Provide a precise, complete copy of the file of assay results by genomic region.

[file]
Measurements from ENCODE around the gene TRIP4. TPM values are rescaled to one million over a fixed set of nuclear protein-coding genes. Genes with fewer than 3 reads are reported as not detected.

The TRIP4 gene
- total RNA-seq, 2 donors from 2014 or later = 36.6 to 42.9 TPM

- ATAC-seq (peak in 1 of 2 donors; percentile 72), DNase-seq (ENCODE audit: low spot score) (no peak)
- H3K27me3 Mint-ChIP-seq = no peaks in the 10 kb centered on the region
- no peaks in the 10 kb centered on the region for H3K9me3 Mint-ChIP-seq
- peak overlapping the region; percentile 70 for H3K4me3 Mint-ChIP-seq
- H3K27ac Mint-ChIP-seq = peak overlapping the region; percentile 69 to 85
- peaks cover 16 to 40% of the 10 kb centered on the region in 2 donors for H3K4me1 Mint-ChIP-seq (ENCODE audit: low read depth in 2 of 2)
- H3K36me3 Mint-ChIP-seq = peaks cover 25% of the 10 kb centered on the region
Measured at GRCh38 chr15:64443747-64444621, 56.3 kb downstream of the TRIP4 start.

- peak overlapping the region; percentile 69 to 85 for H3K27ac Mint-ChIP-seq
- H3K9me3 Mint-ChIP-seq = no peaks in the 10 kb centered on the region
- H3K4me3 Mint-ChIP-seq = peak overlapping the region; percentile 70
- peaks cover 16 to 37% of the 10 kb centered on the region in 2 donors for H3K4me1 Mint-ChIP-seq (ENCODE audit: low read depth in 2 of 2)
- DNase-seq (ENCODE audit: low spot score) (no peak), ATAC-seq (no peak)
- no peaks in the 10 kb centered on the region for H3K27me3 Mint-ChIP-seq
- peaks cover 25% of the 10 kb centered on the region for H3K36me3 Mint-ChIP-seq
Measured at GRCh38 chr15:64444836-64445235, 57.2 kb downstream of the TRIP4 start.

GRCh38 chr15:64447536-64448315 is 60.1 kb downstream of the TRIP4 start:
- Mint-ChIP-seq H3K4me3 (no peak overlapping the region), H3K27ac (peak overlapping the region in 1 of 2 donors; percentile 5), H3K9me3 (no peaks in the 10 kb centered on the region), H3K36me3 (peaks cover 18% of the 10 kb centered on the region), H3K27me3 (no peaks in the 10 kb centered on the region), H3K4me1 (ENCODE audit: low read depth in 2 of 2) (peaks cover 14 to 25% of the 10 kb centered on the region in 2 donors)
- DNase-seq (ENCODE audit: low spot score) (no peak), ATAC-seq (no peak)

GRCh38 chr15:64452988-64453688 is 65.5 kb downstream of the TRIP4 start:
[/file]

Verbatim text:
Measurements from ENCODE around the gene TRIP4. TPM values are rescaled to one million over a fixed set of nuclear protein-coding genes. Genes with fewer than 3 reads are reported as not detected.

The TRIP4 gene
- total RNA-seq, 2 donors from 2014 or later = 36.6 to 42.9 TPM

- ATAC-seq (peak in 1 of 2 donors; percentile 72), DNase-seq (ENCODE audit: low spot score) (no peak)
- H3K27me3 Mint-ChIP-seq = no peaks in the 10 kb centered on the region
- no peaks in the 10 kb centered on the region for H3K9me3 Mint-ChIP-seq
- peak overlapping the region; percentile 70 for H3K4me3 Mint-ChIP-seq
- H3K27ac Mint-ChIP-seq = peak overlapping the region; percentile 69 to 85
- peaks cover 16 to 40% of the 10 kb centered on the region in 2 donors for H3K4me1 Mint-ChIP-seq (ENCODE audit: low read depth in 2 of 2)
- H3K36me3 Mint-ChIP-seq = peaks cover 25% of the 10 kb centered on the region
Measured at GRCh38 chr15:64443747-64444621, 56.3 kb downstream of the TRIP4 start.

- peak overlapping the region; percentile 69 to 85 for H3K27ac Mint-ChIP-seq
- H3K9me3 Mint-ChIP-seq = no peaks in the 10 kb centered on the region
- H3K4me3 Mint-ChIP-seq = peak overlapping the region; percentile 70
- peaks cover 16 to 37% of the 10 kb centered on the region in 2 donors for H3K4me1 Mint-ChIP-seq (ENCODE audit: low read depth in 2 of 2)
- DNase-seq (ENCODE audit: low spot score) (no peak), ATAC-seq (no peak)
- no peaks in the 10 kb centered on the region for H3K27me3 Mint-ChIP-seq
- peaks cover 25% of the 10 kb centered on the region for H3K36me3 Mint-ChIP-seq
Measured at GRCh38 chr15:64444836-64445235, 57.2 kb downstream of the TRIP4 start.

GRCh38 chr15:64447536-64448315 is 60.1 kb downstream of the TRIP4 start:
- Mint-ChIP-seq H3K4me3 (no peak overlapping the region), H3K27ac (peak overlapping the region in 1 of 2 donors; percentile 5), H3K9me3 (no peaks in the 10 kb centered on the region), H3K36me3 (peaks cover 18% of the 10 kb centered on the region), H3K27me3 (no peaks in the 10 kb centered on the region), H3K4me1 (ENCODE audit: low read depth in 2 of 2) (peaks cover 14 to 25% of the 10 kb centered on the region in 2 donors)
- DNase-seq (ENCODE audit: low spot score) (no peak), ATAC-seq (no peak)

GRCh38 chr15:64452988-64453688 is 65.5 kb downstream of the TRIP4 start: